In-house fulfillment is almost always first-base for e-retailers when they launch their online businesses. Why? Well, it’s the simplest, it’s DIY, and you can literally begin fulfilling in your very own house (or apartment, of course).
It’s a model that takes the fulfillment process -- getting products from inventory to the customer’s door -- and puts the reins in your hands. That’s the chief benefit of in-house fulfillment: complete control.
As orders flow in, you’ll pick, package, and select the carriers to ship your products out. And that second word, package, is where your power of control shines.
Here are some operational options in-house provides:
Quality control -- Because it’s DIY, you won’t be relying on any third-party to ensure that your package above par. Every package that goes out has your seal of approval.
Branded unboxing experience -- Rather than using standard, cardboard boxes that a 3PL or supplier uses, you have the ability to use your own branded materials, like brand-colored tissue paper and branded boxes.
Add some personalization -- Because you’re handling orders, you can apply a personal touch, like a handwritten note of thanks, a second-purchase discount, or returns information.
As you grow, in-house fulfillment scales alongside you, as it’s still (you guessed it) in your control. Once your living room or garage gets too packed, renting out warehouse or storage space is a possibility. And if you find your order volume getting too high to manage alone (a great problem), it’s always possible to hire some part time employees that help pick, pack, and ship.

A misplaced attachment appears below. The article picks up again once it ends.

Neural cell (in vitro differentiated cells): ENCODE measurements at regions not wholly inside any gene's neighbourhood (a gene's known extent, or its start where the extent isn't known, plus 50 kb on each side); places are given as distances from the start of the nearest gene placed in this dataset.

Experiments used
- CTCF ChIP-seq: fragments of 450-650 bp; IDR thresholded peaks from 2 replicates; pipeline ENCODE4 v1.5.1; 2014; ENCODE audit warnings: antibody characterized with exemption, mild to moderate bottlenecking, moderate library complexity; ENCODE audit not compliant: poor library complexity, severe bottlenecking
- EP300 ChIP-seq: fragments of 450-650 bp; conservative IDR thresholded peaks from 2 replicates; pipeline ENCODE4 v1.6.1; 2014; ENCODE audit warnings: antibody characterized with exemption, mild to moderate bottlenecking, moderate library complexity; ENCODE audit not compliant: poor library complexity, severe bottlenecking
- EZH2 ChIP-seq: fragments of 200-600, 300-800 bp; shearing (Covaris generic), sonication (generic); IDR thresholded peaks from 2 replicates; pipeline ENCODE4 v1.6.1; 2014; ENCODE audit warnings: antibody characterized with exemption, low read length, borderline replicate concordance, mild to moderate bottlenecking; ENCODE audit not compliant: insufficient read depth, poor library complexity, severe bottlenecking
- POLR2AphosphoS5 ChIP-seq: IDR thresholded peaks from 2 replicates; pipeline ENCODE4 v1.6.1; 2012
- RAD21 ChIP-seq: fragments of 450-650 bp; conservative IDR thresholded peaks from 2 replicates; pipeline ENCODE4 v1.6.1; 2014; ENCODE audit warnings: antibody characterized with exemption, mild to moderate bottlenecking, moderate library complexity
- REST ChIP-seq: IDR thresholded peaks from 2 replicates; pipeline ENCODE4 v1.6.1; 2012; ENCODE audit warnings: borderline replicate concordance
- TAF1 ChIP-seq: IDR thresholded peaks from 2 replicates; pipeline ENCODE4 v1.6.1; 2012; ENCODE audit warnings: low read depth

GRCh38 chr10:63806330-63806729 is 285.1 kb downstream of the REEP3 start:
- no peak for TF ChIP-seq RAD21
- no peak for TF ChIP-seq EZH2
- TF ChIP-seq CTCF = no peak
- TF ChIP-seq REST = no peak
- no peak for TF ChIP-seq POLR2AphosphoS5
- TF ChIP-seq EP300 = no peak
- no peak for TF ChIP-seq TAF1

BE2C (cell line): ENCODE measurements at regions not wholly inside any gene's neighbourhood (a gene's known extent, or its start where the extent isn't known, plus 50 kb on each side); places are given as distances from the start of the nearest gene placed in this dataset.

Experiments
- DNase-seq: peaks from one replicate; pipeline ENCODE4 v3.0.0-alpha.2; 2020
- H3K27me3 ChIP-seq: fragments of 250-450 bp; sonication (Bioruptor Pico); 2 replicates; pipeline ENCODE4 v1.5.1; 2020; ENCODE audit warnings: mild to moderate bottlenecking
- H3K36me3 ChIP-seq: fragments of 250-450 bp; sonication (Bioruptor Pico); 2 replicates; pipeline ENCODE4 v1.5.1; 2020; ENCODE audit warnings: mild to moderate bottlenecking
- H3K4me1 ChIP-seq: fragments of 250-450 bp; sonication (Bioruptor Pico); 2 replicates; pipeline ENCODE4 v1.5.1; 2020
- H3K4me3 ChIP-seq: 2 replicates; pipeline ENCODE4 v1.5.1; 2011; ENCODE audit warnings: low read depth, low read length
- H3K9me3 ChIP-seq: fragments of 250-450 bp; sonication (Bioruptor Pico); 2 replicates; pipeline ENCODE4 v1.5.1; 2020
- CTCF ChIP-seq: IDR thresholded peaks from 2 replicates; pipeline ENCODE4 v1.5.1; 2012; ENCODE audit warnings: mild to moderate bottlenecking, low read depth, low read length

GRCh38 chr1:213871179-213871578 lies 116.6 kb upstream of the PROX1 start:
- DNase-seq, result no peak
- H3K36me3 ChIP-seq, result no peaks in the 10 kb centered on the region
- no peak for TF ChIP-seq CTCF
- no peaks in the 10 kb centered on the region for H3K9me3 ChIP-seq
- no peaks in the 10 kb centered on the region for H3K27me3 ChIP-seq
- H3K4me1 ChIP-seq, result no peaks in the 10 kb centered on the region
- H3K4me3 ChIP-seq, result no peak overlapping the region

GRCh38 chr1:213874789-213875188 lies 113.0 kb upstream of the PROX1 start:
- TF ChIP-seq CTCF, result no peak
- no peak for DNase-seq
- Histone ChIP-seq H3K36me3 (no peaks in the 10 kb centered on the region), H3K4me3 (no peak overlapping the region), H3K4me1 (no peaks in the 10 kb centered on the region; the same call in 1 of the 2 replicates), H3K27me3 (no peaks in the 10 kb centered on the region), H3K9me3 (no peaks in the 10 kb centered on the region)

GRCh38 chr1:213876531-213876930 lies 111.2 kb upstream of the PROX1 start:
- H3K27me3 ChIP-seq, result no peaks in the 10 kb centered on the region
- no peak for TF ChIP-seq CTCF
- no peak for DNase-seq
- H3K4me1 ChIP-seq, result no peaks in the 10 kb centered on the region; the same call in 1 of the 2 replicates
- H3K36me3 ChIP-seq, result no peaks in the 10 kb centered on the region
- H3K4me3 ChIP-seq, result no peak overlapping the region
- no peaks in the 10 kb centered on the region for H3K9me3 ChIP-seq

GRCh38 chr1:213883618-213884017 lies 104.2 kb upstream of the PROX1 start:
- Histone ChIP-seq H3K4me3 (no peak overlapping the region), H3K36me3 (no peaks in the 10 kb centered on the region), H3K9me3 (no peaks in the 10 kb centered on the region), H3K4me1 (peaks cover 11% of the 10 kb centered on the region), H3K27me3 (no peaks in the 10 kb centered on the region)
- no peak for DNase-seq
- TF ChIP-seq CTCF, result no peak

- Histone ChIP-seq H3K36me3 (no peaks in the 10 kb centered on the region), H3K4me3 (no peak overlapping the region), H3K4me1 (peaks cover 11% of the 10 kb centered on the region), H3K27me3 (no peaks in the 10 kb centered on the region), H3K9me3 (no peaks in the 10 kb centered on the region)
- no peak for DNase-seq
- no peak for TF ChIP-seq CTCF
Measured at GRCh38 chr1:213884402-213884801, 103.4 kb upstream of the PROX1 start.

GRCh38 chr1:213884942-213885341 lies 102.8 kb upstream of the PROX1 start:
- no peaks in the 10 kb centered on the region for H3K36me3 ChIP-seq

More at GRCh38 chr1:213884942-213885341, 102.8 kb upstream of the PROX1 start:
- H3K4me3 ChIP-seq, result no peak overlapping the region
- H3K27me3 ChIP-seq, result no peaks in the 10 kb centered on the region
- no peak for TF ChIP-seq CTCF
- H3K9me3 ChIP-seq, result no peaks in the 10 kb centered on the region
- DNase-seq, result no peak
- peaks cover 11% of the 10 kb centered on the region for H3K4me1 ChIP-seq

Do keep in mind, though, that these are also risks. The more space, the more inventory you have, and that means more tied-up cash. And the more people you hire, the greater the legal and compliance risk.
With in-house, you’re able to react quickly to changes in demand. You’re constantly aware of stock quantities, and if something’s selling fast, it’s easy to restock. If a product’s sitting on a shelf, throw a promotion up. Similar products selling in the same cart? Bundle them together as a single product for sale.
Whenever you’re fulfilling with a 3PL via outsourced, they must always be kept in the loop. It’s not as simple as “wow, this product’s flying off the shelves -- let’s buy more.” You must alert them, involve them, and be sure they’re prepared for changes in your demand.
That said, regardless of how much control you want, you are reliant on suppliers. If they don’t have product, it doesn’t matter how quick you react.
So far, in-house probably looks amazing compared to the former two models. But there’s a big reason merchants select outsourced fulfillment and dropshipping. They would prefer not to have to control fulfillment.
It can get overwhelming at high order volumes when you’re spending much of the day going through the motions of getting products out. And if you aren’t doing it yourself, you’re likely renting space and hiring employees, which can get just as expensive as outsourced fulfillment at a point.
Essentially, each of these fulfillment models lies on a spectrum of control, with in-house having the most control over fulfillment, and dropshipping the least, with pros and cons dispersed throughout each. Merchants will always end up picking one that meets their needs when it comes to cost and control.
It also should be said that none of these models is exclusive; you can fulfill different products in different ways. Large products with sizable margins may be great for outsourced or dropshipping. Items easily fulfilled in small parcels or that require some personalization may be good for in-house. It’s all up to you!
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